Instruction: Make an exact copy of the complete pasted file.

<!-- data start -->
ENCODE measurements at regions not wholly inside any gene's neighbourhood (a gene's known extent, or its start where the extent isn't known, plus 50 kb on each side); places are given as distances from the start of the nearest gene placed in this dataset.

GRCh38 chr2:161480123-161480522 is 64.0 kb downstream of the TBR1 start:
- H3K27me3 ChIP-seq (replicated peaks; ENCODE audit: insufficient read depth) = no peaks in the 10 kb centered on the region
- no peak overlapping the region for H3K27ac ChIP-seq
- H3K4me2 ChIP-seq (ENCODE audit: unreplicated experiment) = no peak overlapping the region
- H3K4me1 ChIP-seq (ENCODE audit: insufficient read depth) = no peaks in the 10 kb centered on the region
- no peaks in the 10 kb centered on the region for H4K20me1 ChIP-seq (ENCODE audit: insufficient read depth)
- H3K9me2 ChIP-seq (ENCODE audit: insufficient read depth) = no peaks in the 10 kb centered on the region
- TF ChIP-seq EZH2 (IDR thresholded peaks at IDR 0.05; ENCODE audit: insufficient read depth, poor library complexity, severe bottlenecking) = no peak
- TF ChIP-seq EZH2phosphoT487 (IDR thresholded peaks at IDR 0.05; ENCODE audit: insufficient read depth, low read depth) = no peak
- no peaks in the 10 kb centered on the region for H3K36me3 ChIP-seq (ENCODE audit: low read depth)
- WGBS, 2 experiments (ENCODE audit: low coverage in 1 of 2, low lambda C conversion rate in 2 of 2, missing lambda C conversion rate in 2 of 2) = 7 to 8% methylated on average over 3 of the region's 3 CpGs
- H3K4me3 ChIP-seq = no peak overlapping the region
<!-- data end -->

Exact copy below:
ENCODE measurements at regions not wholly inside any gene's neighbourhood (a gene's known extent, or its start where the extent isn't known, plus 50 kb on each side); places are given as distances from the start of the nearest gene placed in this dataset.

GRCh38 chr2:161480123-161480522 is 64.0 kb downstream of the TBR1 start:
- H3K27me3 ChIP-seq (replicated peaks; ENCODE audit: insufficient read depth) = no peaks in the 10 kb centered on the region
- no peak overlapping the region for H3K27ac ChIP-seq
- H3K4me2 ChIP-seq (ENCODE audit: unreplicated experiment) = no peak overlapping the region
- H3K4me1 ChIP-seq (ENCODE audit: insufficient read depth) = no peaks in the 10 kb centered on the region
- no peaks in the 10 kb centered on the region for H4K20me1 ChIP-seq (ENCODE audit: insufficient read depth)
- H3K9me2 ChIP-seq (ENCODE audit: insufficient read depth) = no peaks in the 10 kb centered on the region
- TF ChIP-seq EZH2 (IDR thresholded peaks at IDR 0.05; ENCODE audit: insufficient read depth, poor library complexity, severe bottlenecking) = no peak
- TF ChIP-seq EZH2phosphoT487 (IDR thresholded peaks at IDR 0.05; ENCODE audit: insufficient read depth, low read depth) = no peak
- no peaks in the 10 kb centered on the region for H3K36me3 ChIP-seq (ENCODE audit: low read depth)
- WGBS, 2 experiments (ENCODE audit: low coverage in 1 of 2, low lambda C conversion rate in 2 of 2, missing lambda C conversion rate in 2 of 2) = 7 to 8% methylated on average over 3 of the region's 3 CpGs
- H3K4me3 ChIP-seq = no peak overlapping the region